See if you can find somebody local who is good with bike wiring. Often two heads are better than one. It is really hard to diagnose across an ocean. Good luck.
     
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  7. Cycleman1

    Cycleman1 New Member

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    I have done some other reading on R/R issues on this site and others and one thing that comes up with overcharging R/R is that it will eventuallyt fry the ECU in the bike and likely cook the battery. ECU's are very expensive for these bikes, and in some cases hard to find.

    So if you are having any kind of charging issues it might not be a bad idea to replace the R/R. Just a thought.
     
  8. FJ12rydertoo

    FJ12rydertoo Member

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    I honestly can't remember anyone on this forum, or VFRD mentioning that their ECU was fried by a
    malfunctioning R/R. That doesn't mean it hasn't happened, but I don't remember ever hearing anyone
    writing about it.
     
  9. Cycleman1

    Cycleman1 New Member

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    I hadn't heard that either until today when I happened to do a search on Google for the topic of overcharging and it directed me back a topic on the VFRWorld site. Apparently for what it is worth the R/R stuck in an over charge state, blew bulbs, fried the ECU and toasted the battery. Happened to a couple of fellows.

    It seems that the R/R when it goes bad can get stuck in an overcharge or undercharge mode. I couldn't really tell by the contents of the topic if all cases where stock R/R or aftermarket stuff.

    It seems there is no fuse to protect the ECU.

    I'm just repeating what I read as I have no personnal experience with overcharging. I know on my own bike, has the upgraded Honda R/R and it will charge at 14 Volts or slightly below depending on RPM.
     
  10. bigbadbass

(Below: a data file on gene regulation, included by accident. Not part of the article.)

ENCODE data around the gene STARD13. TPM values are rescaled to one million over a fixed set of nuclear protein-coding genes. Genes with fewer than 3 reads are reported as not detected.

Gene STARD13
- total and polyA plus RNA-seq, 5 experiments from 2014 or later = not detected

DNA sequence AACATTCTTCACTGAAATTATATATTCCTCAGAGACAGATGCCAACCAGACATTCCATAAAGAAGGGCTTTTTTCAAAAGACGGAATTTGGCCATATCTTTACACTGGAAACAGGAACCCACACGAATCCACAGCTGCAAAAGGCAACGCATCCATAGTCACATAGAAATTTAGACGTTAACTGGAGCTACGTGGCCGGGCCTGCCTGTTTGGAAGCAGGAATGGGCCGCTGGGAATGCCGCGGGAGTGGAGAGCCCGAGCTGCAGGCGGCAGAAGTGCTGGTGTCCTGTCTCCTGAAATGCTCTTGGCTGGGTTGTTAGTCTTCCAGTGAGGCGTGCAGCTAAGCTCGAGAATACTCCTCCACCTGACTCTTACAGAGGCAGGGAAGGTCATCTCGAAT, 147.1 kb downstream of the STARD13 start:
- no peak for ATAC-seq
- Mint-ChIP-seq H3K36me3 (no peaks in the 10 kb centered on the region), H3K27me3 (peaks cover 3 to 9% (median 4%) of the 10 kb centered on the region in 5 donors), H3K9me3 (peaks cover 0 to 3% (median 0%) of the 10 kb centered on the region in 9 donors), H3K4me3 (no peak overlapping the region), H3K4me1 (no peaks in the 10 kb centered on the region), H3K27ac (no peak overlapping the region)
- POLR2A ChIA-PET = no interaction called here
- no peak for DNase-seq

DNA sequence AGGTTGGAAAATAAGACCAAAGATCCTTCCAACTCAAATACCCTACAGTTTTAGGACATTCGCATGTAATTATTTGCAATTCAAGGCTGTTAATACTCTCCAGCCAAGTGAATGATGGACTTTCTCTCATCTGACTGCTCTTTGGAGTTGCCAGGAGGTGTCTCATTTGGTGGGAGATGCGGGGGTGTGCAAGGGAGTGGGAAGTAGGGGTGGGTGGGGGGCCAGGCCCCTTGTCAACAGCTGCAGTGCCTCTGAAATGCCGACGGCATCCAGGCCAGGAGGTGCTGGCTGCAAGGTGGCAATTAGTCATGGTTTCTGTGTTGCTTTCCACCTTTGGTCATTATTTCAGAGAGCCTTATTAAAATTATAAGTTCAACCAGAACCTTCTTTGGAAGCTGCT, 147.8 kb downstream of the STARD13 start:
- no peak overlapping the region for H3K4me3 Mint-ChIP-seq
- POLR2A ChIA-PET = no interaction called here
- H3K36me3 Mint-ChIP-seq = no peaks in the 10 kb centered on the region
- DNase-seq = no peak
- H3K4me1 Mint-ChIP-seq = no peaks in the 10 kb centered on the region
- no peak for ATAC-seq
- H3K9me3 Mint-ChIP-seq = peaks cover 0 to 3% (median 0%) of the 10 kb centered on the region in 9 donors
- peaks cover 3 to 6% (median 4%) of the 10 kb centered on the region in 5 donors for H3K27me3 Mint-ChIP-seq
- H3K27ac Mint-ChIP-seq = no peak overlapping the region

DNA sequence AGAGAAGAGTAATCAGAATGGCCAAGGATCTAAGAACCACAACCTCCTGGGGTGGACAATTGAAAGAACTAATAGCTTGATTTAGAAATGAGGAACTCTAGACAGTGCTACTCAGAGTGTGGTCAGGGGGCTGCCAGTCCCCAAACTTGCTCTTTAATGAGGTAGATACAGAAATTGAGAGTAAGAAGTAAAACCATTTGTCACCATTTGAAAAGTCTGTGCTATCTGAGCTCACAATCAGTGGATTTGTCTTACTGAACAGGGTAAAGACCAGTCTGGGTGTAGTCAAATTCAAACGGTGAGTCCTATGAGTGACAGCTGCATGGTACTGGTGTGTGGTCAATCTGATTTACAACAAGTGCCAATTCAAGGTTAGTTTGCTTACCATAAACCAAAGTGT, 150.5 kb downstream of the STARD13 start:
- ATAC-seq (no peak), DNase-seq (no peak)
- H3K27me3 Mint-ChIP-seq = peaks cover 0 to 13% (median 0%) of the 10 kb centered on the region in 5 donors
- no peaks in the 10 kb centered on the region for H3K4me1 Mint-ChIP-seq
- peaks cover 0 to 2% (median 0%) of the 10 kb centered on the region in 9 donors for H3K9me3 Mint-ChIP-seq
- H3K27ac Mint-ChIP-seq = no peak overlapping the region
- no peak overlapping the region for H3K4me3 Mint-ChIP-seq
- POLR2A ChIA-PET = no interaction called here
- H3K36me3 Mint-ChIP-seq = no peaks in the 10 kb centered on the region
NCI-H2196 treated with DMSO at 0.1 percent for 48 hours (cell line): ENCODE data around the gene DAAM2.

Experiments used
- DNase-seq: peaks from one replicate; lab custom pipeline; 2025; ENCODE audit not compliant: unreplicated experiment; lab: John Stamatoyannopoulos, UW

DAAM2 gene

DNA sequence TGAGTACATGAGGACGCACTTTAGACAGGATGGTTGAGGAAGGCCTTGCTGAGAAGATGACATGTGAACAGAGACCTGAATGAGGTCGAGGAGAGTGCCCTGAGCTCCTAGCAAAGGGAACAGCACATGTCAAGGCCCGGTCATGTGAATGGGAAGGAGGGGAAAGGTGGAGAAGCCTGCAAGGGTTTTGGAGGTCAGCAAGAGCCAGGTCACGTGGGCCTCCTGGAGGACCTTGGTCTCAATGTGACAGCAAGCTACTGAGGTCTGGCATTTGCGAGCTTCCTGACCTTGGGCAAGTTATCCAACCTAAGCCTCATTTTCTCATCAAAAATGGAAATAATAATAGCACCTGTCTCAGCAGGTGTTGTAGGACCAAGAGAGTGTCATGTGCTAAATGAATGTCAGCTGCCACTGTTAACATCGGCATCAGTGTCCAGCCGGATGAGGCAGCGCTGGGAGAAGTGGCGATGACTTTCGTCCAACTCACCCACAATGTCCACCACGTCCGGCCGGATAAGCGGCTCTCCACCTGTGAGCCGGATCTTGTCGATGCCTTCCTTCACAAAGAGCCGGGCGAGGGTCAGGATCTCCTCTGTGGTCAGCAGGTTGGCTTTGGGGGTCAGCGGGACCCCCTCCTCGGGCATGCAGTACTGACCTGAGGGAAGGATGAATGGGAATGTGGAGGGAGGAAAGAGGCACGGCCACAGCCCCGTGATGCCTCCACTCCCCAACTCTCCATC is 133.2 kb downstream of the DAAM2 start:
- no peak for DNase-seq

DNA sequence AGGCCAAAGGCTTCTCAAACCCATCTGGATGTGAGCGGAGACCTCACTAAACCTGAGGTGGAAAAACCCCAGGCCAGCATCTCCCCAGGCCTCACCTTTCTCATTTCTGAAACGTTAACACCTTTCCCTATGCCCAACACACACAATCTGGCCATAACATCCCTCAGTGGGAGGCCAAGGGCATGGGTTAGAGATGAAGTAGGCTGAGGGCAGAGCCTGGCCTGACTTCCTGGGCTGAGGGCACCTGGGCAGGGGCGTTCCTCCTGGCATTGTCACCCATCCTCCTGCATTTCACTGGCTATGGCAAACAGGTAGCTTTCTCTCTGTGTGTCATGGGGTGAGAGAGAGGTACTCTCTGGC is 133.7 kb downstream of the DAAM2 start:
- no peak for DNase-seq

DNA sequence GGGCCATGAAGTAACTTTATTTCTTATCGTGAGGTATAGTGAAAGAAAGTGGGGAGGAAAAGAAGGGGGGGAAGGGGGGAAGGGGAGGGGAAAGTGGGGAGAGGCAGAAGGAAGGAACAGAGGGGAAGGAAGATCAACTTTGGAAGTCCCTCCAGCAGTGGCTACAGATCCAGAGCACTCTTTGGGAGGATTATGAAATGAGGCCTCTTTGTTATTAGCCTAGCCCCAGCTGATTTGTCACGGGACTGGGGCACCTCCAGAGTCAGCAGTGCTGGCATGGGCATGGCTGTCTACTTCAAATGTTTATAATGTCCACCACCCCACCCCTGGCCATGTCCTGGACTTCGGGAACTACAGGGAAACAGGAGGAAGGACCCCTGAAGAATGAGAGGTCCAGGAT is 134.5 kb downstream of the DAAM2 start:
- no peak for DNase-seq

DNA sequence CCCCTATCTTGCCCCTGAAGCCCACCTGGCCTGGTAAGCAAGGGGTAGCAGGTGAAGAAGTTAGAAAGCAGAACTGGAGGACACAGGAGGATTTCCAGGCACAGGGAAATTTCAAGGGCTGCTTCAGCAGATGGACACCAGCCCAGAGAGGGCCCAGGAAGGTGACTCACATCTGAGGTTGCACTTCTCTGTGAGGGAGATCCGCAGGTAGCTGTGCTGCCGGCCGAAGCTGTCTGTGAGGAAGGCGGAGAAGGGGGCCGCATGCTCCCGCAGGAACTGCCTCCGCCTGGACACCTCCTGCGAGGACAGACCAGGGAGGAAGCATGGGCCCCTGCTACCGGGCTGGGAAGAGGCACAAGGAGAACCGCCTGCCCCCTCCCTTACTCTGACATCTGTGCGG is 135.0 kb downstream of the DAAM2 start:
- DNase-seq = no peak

bigbadbass New Member

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    why having an onboard voltmeter is of great value, constant evaluation of system output
     
  11. Cycleman1

    Cycleman1 New Member

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    So true. Trick can be finding a good one.
     
  12. skimad4x4

    skimad4x4 "Official" VFRWorld Greeter

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    Depending on what diode(s) in the RR goes wrong, a faulty RR can end up rapidly draining the battery or feeding 60+ volts AC direct into a system nominally designed for 12 volts DC. Sadly a lot of integrated circuit boards do not like wrong polarity current, let alone substantially over voltage AC. I would not at all be surprised if a motorcycle ECUs could sustain serious damage if exposed to that sort of abuse.

    Inherently even if your stock RR has not failed yet - there is a fair chance it will (unless you own a 7th or 8th Gen). Replacing an RR is costly enough on its own, add in a new stator and battery and potential roadside recovery fees and you can understand why some VFR owners have chosen to fit a Shindengen RR before the OEM RR lets you down, or at least chosen to install a volt-meter on their bikes. Whilst it won't stop an RR failure, at least it gives you a chance to spot when the charging system begins playing up, and head for some place safe before the remaining charge in the battery is drained and you end up stranded at the roadside. To be honest even the super cheap voltmeters available on eBay are better than none - just feed them from an ignition on circuit. Whilst they are not known for being super accurate they should allow you to quickly figure out what is normal for your bike and spot if the volts suddenly drop through the floor or shoot through the ceiling. Really does not matter if the number is slightly high or low, what you want is the volts number to remain fairly stable once the engine has warmed up.
     
  13. bigbadbass

    bigbadbass New Member

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    Shindengen Mosfet = preventative maintenance
    Fixing, improving associated wiring (and removing the damned mid connector) = icing on the cake
    Voltmeter= constant scrutiny, early warning
     
  14. Norse

    Norse New Member

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    I'm looking to get some of these basic things done to my "new" 2000 VFR, before the long summer trips.
    Got the voltmeter ready to be installed, and now looking for R/R. The original is working just fine (only 20k miles on it), but preventing failure is better than fixing.

    So far, this looks like the best bet:
    https://www.ebay.co.uk/itm/Regulato...AA-For-SHINDENGEN-MOSFET-FH020AA/233144107119